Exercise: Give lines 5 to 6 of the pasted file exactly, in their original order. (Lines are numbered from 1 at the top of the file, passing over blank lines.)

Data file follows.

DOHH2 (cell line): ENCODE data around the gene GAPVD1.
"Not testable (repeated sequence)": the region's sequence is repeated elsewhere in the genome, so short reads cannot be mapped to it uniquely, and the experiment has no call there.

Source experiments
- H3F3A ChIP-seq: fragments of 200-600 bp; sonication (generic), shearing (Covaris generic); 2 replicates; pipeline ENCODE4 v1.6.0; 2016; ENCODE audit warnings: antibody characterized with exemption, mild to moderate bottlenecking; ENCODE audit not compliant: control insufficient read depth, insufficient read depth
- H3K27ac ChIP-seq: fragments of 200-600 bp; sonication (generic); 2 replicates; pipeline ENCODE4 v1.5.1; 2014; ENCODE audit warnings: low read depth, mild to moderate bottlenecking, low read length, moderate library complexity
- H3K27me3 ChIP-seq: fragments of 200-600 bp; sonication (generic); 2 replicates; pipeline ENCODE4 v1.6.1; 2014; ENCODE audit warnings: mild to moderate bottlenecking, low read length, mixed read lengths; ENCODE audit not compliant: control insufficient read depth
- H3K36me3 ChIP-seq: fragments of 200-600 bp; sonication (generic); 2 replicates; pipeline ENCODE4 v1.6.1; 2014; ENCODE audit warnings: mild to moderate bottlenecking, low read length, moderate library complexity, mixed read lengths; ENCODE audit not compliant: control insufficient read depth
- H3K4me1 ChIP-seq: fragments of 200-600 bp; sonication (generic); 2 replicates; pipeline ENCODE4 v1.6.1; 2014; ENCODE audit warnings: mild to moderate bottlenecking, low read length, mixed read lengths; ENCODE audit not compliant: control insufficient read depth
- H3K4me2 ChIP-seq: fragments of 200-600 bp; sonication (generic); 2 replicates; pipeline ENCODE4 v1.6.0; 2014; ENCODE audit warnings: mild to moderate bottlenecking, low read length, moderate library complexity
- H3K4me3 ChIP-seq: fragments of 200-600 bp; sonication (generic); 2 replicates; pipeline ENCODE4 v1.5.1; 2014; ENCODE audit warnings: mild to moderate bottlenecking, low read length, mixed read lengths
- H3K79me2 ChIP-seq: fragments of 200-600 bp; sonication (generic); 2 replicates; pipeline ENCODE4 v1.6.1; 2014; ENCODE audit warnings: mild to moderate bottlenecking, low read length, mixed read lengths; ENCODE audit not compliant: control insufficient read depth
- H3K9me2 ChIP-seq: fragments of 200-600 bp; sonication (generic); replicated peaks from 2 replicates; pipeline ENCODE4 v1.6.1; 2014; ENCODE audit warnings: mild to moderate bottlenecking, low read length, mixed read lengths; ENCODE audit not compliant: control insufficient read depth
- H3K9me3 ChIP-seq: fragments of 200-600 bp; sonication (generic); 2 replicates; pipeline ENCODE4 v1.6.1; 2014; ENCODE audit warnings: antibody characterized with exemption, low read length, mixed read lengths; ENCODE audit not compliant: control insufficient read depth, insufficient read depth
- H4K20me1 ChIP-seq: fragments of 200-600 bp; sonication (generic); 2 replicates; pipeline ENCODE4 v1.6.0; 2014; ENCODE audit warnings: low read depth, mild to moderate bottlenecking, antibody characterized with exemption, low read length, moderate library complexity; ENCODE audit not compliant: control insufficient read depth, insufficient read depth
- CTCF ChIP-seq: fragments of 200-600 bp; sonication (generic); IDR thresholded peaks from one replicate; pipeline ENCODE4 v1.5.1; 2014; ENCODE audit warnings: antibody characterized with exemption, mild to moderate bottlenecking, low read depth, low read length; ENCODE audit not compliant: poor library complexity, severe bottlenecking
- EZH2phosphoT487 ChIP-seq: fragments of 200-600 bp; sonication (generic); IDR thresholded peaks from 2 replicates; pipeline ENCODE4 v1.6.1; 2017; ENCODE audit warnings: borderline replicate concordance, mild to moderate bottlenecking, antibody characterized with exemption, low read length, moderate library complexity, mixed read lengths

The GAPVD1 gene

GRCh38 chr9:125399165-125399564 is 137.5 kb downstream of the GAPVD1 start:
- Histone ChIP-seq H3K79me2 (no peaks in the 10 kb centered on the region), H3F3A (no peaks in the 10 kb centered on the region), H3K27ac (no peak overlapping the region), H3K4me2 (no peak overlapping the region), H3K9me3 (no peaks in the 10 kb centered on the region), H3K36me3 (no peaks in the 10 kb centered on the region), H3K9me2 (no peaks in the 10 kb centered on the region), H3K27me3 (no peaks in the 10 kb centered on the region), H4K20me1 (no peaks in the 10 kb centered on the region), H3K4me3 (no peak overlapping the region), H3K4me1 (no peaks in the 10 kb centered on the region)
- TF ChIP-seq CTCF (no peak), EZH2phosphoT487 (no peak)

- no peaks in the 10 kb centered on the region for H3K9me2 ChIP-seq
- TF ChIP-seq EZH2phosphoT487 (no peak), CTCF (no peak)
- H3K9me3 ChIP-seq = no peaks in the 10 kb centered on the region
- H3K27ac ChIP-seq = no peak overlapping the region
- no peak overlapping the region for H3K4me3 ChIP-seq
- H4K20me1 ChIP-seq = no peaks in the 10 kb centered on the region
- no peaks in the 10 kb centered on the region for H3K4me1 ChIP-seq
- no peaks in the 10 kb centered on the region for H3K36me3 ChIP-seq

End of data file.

- H3K27ac ChIP-seq: fragments of 200-600 bp; sonication (generic); 2 replicates; pipeline ENCODE4 v1.5.1; 2014; ENCODE audit warnings: low read depth, mild to moderate bottlenecking, low read length, moderate library complexity
- H3K27me3 ChIP-seq: fragments of 200-600 bp; sonication (generic); 2 replicates; pipeline ENCODE4 v1.6.1; 2014; ENCODE audit warnings: mild to moderate bottlenecking, low read length, mixed read lengths; ENCODE audit not compliant: control insufficient read depth